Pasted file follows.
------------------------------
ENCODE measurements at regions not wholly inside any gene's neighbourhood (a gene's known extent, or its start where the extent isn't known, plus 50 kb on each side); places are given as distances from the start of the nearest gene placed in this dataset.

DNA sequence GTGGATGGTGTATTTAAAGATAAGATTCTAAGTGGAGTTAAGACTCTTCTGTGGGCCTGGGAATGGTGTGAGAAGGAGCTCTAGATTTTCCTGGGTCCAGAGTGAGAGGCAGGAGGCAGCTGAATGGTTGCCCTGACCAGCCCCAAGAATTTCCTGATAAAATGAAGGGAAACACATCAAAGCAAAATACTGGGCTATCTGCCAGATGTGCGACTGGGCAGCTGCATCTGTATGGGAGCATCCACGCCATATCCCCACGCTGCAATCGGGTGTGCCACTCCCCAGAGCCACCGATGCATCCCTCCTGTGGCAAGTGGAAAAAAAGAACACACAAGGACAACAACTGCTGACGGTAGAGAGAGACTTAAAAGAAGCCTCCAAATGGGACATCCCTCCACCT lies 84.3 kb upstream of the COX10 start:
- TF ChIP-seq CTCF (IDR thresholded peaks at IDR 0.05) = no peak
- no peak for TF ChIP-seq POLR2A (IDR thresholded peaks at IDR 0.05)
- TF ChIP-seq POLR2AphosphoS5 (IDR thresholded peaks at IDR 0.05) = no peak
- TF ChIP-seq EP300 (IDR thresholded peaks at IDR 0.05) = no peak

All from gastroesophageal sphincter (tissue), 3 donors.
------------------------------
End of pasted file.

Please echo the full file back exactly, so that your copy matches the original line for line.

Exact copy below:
ENCODE measurements at regions not wholly inside any gene's neighbourhood (a gene's known extent, or its start where the extent isn't known, plus 50 kb on each side); places are given as distances from the start of the nearest gene placed in this dataset.

DNA sequence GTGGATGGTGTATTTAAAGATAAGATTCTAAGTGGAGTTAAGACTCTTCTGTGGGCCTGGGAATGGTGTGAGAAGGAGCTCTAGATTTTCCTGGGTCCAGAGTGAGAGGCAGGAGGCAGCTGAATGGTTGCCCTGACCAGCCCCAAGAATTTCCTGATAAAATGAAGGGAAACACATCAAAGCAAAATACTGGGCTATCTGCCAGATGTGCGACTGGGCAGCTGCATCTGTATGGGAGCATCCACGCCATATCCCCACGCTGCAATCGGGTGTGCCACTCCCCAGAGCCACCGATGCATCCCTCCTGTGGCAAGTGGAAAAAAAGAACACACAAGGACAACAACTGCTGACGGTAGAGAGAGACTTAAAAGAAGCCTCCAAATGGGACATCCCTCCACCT lies 84.3 kb upstream of the COX10 start:
- TF ChIP-seq CTCF (IDR thresholded peaks at IDR 0.05) = no peak
- no peak for TF ChIP-seq POLR2A (IDR thresholded peaks at IDR 0.05)
- TF ChIP-seq POLR2AphosphoS5 (IDR thresholded peaks at IDR 0.05) = no peak
- TF ChIP-seq EP300 (IDR thresholded peaks at IDR 0.05) = no peak

All from gastroesophageal sphincter (tissue), 3 donors.